Long Distance Calling

Long Distance Calling

Long Distance Calling

Satellite Bay

Viva Hate Records

Say what you want about Damon Che and his drum set smashing, audience insulting, and ego maniacal arrogance, his band Don Caballero was on a mission to make lead vocalists irrelevant. The music teetered and swerved like a drunken pirate ship and left little room for a vocalist to gain any footing. Don Caballero’s success in that area speaks volumes to its creativity. A lot of bands feature solipsistic amateur poets who chew the musical scenery and devour their bands’ music whenever it approaches their vocals because they need the singer to drive home their point. Not every instrumental band is Don Caballero, and the voice is an element that makes the experience more intimate and memorable for the listener. Even a boring, repetitive vocal melody can have immediate and lasting resonance with the listener — ask Rihanna, el-ah-ay.

So why bands like Long Distance Calling exist is beyond me. Any time a band credits a member as playing “ambiance,” listener beware (anyway, with all the pounding drums and emotive guitars, very little ambiance can be heard). On the Satellite Bay press release, they defend the longevity of songs like “Jungfernflung” and “The Very Last Day,” both over 10 minutes, by saying “Music does not need to be divided into five-minute long chapters, verse-chorus-verse.” True, and no doubt some writer at their label probably wrote this statement, but the irony is that the surprise that should result from abandoning predictable song structure is absent. “Fire in the Mountain” might be 7:28, but it still riffs away in a loud-soft pattern where the guitars go from arpeggios to heavy strums, stomp boxes are engaged, and then it all swirls back down to a bland ending. That goes for just about every song on Satellite Bay, just in different keys at different speeds. Mr. Bungle, this is not.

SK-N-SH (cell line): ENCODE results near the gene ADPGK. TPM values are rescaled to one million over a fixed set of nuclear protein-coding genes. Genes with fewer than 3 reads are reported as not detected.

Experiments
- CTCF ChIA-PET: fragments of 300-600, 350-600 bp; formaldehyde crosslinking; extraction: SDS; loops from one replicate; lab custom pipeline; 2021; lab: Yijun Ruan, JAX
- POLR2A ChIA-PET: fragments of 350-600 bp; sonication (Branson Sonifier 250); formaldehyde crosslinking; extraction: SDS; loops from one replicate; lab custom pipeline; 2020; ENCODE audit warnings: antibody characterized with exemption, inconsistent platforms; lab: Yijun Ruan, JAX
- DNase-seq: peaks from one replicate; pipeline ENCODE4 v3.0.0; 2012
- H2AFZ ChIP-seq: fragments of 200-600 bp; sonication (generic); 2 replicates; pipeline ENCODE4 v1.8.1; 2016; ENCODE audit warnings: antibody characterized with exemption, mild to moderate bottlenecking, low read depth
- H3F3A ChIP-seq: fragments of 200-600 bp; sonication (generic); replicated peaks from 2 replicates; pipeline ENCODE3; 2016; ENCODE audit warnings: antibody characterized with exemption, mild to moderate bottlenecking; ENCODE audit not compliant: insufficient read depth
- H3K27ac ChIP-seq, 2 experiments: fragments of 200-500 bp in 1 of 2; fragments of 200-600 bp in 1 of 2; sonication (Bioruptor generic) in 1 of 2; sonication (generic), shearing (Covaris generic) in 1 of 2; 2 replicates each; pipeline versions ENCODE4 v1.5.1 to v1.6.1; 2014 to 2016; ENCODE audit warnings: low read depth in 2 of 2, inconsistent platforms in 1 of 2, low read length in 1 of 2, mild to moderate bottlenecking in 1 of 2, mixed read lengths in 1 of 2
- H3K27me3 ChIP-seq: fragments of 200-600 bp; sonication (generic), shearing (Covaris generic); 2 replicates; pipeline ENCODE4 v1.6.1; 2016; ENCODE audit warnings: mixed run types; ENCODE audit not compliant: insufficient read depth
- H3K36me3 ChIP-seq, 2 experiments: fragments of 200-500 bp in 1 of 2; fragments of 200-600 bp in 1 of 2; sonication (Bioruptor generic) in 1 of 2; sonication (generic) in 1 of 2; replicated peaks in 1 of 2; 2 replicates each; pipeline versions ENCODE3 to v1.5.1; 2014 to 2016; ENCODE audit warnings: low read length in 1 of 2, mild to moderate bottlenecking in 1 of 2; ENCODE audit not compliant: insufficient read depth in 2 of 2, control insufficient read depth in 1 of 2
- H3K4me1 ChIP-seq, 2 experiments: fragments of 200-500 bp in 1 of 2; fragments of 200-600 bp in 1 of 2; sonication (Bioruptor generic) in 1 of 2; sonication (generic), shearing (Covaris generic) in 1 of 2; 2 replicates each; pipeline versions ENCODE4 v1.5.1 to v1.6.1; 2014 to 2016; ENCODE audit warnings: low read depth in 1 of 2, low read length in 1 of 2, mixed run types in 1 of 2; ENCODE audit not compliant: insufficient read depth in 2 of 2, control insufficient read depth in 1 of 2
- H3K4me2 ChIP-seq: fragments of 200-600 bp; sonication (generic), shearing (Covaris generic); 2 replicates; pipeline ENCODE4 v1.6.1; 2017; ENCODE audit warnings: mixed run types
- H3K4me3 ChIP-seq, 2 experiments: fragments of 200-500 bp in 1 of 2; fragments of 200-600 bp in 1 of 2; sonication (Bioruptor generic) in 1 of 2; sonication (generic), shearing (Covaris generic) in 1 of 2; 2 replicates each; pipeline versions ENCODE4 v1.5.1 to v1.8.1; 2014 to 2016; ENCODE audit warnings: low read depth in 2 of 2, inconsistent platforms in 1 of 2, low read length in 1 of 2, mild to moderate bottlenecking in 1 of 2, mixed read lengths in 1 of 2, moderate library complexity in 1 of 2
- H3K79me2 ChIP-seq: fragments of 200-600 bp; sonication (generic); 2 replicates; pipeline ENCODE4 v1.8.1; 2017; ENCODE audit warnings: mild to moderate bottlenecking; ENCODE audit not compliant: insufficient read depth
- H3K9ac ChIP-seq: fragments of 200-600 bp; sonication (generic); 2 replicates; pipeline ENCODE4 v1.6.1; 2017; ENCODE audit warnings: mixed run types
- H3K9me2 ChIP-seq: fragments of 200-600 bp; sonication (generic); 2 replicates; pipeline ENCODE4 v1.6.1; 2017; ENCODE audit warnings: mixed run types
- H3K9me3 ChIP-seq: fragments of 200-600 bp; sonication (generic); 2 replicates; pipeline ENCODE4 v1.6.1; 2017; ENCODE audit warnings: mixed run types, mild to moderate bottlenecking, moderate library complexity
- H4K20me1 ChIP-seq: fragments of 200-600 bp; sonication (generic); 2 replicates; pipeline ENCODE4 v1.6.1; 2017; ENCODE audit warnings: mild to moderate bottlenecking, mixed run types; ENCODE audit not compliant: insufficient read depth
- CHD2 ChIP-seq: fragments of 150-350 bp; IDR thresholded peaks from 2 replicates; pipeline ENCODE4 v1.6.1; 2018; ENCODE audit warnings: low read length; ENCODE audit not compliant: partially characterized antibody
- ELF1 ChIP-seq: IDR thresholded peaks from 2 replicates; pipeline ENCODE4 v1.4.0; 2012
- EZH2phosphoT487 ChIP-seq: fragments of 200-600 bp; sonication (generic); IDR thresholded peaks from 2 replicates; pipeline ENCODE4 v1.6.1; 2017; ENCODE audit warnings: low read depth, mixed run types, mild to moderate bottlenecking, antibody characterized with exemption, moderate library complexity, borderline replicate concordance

At moments, Long Distance Calling recalls bands like June of 44 and other post-rockers, but almost every stone they encounter has already been turned. When they cite artists like Tool and God Speed You! Black Emperor, you’re left longing for the dynamics and passion of the former and wishing they tuned down the meandering of the latter. The only thing that keeps these songs from slipping fully into cliché is the absence of the one thing that could make them unique — a vocalist. On “Aurora,” when the echoing bass and drum pattern gives way to meandering guitars that get bowled over by a crunching riff, it feels like any other emo chorus in need of a vocalist to bring some purposeful drama.

Satellite Bay’s musical passages are well layered and executed, but they don’t justify their own existence beyond the band’s rehearsal space. Simply distending the noodley interplay of the indie-rock, post-punk sound pioneered by bands like Fugazi does not make it at all unconventional. If anything, it just highlights how un-inspired these canned riffs really have become. Bands like Sigur Ros make much better use of slow crescendos and bring real haunting melodies to their instrumental passages. The band Battles does a masterful job of inverting every rock expectation the listener brings, and rewards repeat listens to its albums. Satellite Bay, on the other hand, is a long distance call that isn’t worth answering, and if you do, don’t expect anything more than pleasant hold music.

Long Distance Calling: www.myspace.com/longdistancecalling

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